MARCH 1996 volume III number 3
AQUARIUM ON THE COVER The Archocenieus nanotuteus on the cover* :a new dwarf cichlid from Gentral America, is featured in an article this mpntft by Joseph Ferdenzt, Photo:ijy Joe Lozita
Vol. Ill, No. 3
A New Dwarf Cichlid
GREATER CrTYAQUARtUM SOCIETY •Board Members President . , » >;, , . . . Joseph Ferdenzi Vice-President
. . . . . . . . . Ben Haus
Treasurer , , . . ,
Corres, Secretary . . . . . . Greg WueSt Recording Secretary . > .
Long Live The King
; Members At Large Mary>Ann Bugeja Joe Bugeia Dan Ciirtin Doug, Curtin f^Srk;:Soberman Jack Oliva SteVe Sagona Vincent SiletJi Warren Feuer: Committee Chairs Membership . ,;. . . .A . S u s a n Priest Publicity . . . . . . . . Bernard Harrtgan
Plants 'N Plecos
Wet Leaves (Book Review)
Fin Fun (Puzzle Page)
MODERN AQUARIUM Editor , . . . ; . Warren Feuer Assistant Editor , . ; Aiexander Priest / . , Jason Kerner Photo/Layout \r Bernard •: Harrigan Production Director Mark Soberman Advertising Mgri . . jEditoria); Assistant . Pat Ptcciohe Executive Editor . ,, .Joseph Ferdenzi Printing By Postal Press Series III design concept by Stephan Zander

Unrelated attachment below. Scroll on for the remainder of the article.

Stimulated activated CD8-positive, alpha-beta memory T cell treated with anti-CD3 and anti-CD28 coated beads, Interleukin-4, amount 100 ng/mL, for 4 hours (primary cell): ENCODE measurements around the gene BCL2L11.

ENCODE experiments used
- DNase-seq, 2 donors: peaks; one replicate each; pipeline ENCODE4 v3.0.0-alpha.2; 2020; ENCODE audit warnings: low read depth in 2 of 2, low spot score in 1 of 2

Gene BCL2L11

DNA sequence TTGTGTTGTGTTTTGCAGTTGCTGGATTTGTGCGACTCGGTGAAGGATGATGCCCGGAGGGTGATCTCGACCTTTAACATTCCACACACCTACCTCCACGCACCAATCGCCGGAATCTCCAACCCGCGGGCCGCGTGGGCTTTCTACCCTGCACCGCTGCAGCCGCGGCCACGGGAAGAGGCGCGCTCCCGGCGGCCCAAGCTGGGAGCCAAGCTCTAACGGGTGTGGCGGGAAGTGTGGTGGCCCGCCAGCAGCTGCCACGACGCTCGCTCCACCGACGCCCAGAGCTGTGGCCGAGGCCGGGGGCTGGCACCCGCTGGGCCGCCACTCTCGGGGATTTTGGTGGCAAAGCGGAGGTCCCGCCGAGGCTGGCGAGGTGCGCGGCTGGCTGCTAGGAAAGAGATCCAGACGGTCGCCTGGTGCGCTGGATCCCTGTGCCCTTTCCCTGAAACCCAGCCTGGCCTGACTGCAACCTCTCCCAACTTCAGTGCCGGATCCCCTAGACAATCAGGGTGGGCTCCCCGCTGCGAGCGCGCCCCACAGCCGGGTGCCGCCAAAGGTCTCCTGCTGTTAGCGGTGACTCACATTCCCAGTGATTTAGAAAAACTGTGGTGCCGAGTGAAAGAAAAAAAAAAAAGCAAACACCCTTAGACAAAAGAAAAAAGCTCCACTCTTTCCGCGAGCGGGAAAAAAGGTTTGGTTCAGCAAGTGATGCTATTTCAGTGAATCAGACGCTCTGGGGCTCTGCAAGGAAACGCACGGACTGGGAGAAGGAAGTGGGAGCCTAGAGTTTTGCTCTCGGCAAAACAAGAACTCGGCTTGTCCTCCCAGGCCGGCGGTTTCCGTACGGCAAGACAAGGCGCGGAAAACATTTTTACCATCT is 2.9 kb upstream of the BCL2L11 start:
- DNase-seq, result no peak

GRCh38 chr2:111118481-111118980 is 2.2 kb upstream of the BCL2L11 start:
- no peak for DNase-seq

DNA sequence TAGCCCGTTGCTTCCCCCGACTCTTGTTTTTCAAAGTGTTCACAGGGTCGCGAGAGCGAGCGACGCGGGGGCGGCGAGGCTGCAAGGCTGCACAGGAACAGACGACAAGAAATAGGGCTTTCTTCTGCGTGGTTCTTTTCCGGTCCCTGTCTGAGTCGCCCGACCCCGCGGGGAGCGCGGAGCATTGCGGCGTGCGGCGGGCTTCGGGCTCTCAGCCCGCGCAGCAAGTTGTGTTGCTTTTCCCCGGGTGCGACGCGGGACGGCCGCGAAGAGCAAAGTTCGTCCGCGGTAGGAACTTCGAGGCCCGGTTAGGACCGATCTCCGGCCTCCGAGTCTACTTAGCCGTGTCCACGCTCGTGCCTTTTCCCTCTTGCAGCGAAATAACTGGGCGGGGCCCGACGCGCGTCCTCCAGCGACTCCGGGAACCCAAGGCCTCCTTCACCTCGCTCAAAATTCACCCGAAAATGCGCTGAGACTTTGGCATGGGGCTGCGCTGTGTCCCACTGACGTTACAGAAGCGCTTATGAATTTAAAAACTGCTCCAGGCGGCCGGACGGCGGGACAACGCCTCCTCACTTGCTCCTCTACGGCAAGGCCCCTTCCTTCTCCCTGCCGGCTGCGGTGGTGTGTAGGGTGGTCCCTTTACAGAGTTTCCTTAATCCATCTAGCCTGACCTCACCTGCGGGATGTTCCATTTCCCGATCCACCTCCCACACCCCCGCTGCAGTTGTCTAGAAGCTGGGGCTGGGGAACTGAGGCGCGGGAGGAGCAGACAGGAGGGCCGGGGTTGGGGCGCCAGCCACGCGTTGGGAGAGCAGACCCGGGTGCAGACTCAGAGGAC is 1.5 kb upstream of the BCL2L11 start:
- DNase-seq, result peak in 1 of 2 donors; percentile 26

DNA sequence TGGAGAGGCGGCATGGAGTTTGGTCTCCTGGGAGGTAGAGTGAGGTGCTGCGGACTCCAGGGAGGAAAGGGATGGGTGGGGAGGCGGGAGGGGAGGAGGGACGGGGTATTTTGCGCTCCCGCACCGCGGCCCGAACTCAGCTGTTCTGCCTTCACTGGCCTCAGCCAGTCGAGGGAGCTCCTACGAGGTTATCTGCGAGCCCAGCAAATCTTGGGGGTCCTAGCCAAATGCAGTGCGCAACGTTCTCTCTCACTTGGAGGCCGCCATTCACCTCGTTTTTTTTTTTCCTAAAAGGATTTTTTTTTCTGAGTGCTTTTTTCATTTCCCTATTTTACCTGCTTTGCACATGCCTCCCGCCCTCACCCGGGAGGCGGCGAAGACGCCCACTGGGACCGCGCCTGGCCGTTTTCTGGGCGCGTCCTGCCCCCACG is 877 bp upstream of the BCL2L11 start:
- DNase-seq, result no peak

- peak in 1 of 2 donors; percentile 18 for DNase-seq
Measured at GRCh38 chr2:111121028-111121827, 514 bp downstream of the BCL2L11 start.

Articles submitted for consideration in MODERN AQUARIUM must be received no later than the 10th day of the month, three months prior to the month of publication. Copyright 1996 by the Greater City Aquarium Society Inc., a not-for-profit New York State corporation. All rights reserved. Reproduction in any form of the articles, illustrations or photographs appearing in this magazine is prohibited without express written prior permission. Unless other rights have been retained by the author, and noted in the article or photograph, the Greater City Aquarium Society generally grants noncommercial reproduction rights to other recognized aquarium societies and naturalist organizations upon request. The Greater City Aquarium Society meets every month, except during July and August. Meetings are the first Wednesday of the month and begin at 8:00 P.M. Meetings are held at the Queens Botanical Gardens. For more information, contact Warren Feuer at (718) 793-8724.
A New Dwarf Cichlid: 'Cichlasoma " (Archocentrus) nanoluteus JOSEPH FERDENZI